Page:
Shane DeLucca Named Fair Lawn Wrestling Coach
The Cutters have a young squad this year, but Coach DeLucca believes the program's future is bright
Shane DeLucca has been named Fair Lawn High School’s head wrestling coach.
DeLucca, a 1997 FLHS graduate who wrestled under legendary coach and current assistant principal Frank Guadagnino, said he hopes to bring some of the characteristic swagger back to the school’s historic wrestling program that struggled through an 8-15 season in 2010.
A health and physical education teacher at both the high school and Thomas Jefferson Middle School, DeLucca replaces John Piela, who stepped down as head wrestling coach in September for personal reasons.
During his own four-year varsity wrestling career, DeLucca won the individual district championship once and finished district runner-up twice. He placed 2nd in the region at the 119-pound weight class in 1996 and 4th in the region at the 130-pound weight class in 1997.
Prior to being named head coach, DeLucca served as an assistant at Butler High School, a volunteer wrestling coach for the Fair Lawn All-Sports program, and most recently at Fair Lawn High School, where he has been the assistant coach for the past five years.
DeLucca said his familiarity with the wrestlers and his time spent learning at the hands of Guadagnino, Piela and Butler’s head wrestling coach John O’Shea, have prepared him to step in and right Fair Lawn’s program.
The biggest challenge, he said, will be building a winner with what is right now a young and inexperienced team. The Cutters lost a number of strong wrestlers to graduation and may miss out on a couple others who aren’t certain to come out for the team this year, DeLucca said.
Sophomore Jarred Rose is the only returning wrestler who medaled last year. Rose took 2nd in the district tournament while wrestling at 119 pounds, up 7 pounds from his regular season weight.
Joining Rose as the team’s top returning wrestlers are juniors Austen Fisher and Jack Anderson, and senior Brian Krakower. DeLucca said he’s also expecting big things from a couple of incoming freshman who have wrestled recreationally in the town’s All-Sports program.
Building up the town’s rec program, which starts in first grade and serves as a feeder system for the high school, is DeLucca’s primary goal.
“In the last couple years, we haven’t really been getting too many kids coming up from the rec program,” DeLucca said. “We’ve been just getting kids out from their freshman year, so it's difficult to get a freshman to be a successful wrestler in just a short three-year period of time.”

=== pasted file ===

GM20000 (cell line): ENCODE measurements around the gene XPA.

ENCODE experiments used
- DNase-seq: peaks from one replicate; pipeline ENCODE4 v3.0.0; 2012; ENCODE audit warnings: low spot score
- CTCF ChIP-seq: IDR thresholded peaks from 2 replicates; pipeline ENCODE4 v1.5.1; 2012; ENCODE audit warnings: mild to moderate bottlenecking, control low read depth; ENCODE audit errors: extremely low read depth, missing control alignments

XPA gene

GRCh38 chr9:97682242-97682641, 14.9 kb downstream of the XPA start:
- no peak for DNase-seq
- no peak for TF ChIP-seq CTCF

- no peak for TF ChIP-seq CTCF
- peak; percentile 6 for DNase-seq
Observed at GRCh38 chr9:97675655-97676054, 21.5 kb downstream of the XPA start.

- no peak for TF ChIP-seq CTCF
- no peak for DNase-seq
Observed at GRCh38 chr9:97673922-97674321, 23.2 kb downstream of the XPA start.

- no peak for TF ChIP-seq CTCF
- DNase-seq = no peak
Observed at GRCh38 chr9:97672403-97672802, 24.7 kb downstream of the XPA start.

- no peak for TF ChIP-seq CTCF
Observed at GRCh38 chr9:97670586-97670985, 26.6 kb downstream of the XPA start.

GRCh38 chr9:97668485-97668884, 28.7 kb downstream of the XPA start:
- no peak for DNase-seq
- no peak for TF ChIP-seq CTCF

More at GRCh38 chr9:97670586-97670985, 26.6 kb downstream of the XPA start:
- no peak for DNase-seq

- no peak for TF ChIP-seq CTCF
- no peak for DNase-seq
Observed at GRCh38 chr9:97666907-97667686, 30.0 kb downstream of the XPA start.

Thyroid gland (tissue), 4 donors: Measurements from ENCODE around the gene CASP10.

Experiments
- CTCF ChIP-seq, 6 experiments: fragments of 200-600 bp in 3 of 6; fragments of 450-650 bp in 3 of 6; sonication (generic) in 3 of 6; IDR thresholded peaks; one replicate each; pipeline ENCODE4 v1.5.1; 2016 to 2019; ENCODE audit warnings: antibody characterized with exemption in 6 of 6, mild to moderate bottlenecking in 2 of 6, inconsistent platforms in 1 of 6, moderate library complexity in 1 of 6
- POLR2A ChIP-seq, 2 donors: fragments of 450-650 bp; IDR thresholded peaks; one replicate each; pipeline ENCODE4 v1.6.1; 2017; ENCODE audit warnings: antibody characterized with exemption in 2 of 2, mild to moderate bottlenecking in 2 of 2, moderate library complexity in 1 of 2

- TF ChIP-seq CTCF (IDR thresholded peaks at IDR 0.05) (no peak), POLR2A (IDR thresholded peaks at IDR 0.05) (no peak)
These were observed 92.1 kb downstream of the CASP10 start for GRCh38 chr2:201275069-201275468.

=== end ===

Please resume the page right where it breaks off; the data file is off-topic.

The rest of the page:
DeLucca is hopeful that as the rec program continues to grow – it’s tripled in size over the past few years – the high school wrestling team will reap the benefits.
“From, I’d say 2 years from now, all the way down to our 4th graders, we’re going to have some kids that are really good,” DeLucca said. “That’s what we’re waiting on. But it’s going to take some time.”
While building a strong feeder program is key, DeLucca is still always looking for driven freshman wrestlers who are new to the sport.
“There are plenty of kids who come out their first year and can do well as long as they’re athletic and in good shape,” he said. “Anyone who’s athletic, you can turn them into a winner in a short amount of time as long as they’re competitive and they want to do well.”
One change DeLucca made this year that he expects will benefit the team was adding Amir Saadah to his staff. He hopes Saadah, the Cutters' football coach, will be able to convince football players to join the wrestling team.
In years past, the wrestling team has had a tough time filling the upper weight classes, but DeLucca thinks adding football players to the squad could solve that problem and prove mutually beneficial for Saadah.
“In talking to Amir, there’s a couple guys that he’s interested in trying to get out,” DeLucca said. “Usually the upper weights are his linemen. And wrestling definitely improves footwork and balance and coordination, so if he gets his guys out it can improve his football program as well.”
The wrestling team begins practice in late November.